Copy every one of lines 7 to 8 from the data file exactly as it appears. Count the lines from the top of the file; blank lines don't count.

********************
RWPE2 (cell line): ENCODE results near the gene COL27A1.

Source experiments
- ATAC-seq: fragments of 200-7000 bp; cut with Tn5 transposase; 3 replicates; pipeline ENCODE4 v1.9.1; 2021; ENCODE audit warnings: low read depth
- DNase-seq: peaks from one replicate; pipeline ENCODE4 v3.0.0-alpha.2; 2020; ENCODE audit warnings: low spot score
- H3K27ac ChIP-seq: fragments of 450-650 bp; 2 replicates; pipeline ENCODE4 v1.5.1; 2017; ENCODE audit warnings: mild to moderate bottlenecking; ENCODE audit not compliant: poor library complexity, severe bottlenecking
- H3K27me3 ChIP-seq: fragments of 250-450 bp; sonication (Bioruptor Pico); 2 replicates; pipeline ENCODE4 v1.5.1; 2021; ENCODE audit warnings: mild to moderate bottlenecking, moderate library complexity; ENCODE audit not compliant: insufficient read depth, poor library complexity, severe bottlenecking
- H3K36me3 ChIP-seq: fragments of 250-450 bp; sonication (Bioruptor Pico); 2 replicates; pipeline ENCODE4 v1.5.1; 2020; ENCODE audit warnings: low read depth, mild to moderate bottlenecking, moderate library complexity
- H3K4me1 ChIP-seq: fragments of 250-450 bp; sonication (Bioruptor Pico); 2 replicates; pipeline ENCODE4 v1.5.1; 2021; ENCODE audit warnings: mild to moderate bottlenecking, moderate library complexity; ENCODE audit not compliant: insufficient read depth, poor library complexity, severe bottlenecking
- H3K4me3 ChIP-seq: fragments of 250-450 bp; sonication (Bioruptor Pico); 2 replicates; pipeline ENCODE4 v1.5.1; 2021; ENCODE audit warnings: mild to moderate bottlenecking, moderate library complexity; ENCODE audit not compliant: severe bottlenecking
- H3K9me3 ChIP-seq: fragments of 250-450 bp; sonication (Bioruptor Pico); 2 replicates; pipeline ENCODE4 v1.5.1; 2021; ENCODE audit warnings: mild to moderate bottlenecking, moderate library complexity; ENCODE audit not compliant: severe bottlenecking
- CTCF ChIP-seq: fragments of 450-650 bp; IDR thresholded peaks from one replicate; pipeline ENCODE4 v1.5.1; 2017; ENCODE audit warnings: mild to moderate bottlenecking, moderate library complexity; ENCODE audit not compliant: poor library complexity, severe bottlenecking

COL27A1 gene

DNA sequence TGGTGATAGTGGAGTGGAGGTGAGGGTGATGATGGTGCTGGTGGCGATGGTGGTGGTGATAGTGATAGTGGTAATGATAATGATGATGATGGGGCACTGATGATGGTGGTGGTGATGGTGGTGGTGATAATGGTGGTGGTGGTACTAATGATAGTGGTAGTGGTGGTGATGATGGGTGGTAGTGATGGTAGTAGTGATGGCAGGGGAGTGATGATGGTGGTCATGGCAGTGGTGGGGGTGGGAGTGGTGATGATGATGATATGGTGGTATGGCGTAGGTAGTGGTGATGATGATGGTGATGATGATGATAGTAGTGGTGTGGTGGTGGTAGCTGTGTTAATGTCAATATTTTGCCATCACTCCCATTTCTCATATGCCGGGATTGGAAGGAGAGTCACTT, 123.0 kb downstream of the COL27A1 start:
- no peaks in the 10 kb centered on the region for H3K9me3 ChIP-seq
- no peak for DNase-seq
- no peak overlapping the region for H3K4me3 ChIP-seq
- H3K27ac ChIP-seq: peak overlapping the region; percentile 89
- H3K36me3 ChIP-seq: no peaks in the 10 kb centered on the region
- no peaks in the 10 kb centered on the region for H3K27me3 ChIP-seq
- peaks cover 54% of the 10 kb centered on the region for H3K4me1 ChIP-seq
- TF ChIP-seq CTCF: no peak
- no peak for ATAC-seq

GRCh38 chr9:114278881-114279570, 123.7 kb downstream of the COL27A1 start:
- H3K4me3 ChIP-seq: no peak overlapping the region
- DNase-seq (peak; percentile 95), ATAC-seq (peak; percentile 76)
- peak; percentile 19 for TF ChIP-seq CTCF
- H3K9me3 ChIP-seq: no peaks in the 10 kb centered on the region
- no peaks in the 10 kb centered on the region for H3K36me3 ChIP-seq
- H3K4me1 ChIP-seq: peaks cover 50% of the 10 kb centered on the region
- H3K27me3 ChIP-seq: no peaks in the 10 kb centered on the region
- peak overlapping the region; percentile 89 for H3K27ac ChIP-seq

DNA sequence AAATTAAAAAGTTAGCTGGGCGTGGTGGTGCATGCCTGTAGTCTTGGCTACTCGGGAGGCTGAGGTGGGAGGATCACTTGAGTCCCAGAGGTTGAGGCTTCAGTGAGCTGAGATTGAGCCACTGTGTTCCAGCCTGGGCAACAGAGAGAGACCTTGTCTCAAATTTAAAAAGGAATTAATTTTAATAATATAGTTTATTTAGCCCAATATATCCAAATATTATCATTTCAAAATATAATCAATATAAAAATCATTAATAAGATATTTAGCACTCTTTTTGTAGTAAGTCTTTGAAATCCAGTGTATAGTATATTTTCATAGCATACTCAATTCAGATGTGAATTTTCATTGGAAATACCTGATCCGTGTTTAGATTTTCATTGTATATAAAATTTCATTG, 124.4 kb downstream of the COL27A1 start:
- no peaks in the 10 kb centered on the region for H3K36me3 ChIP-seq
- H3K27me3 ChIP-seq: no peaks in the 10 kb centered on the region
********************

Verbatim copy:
- H3K36me3 ChIP-seq: fragments of 250-450 bp; sonication (Bioruptor Pico); 2 replicates; pipeline ENCODE4 v1.5.1; 2020; ENCODE audit warnings: low read depth, mild to moderate bottlenecking, moderate library complexity
- H3K4me1 ChIP-seq: fragments of 250-450 bp; sonication (Bioruptor Pico); 2 replicates; pipeline ENCODE4 v1.5.1; 2021; ENCODE audit warnings: mild to moderate bottlenecking, moderate library complexity; ENCODE audit not compliant: insufficient read depth, poor library complexity, severe bottlenecking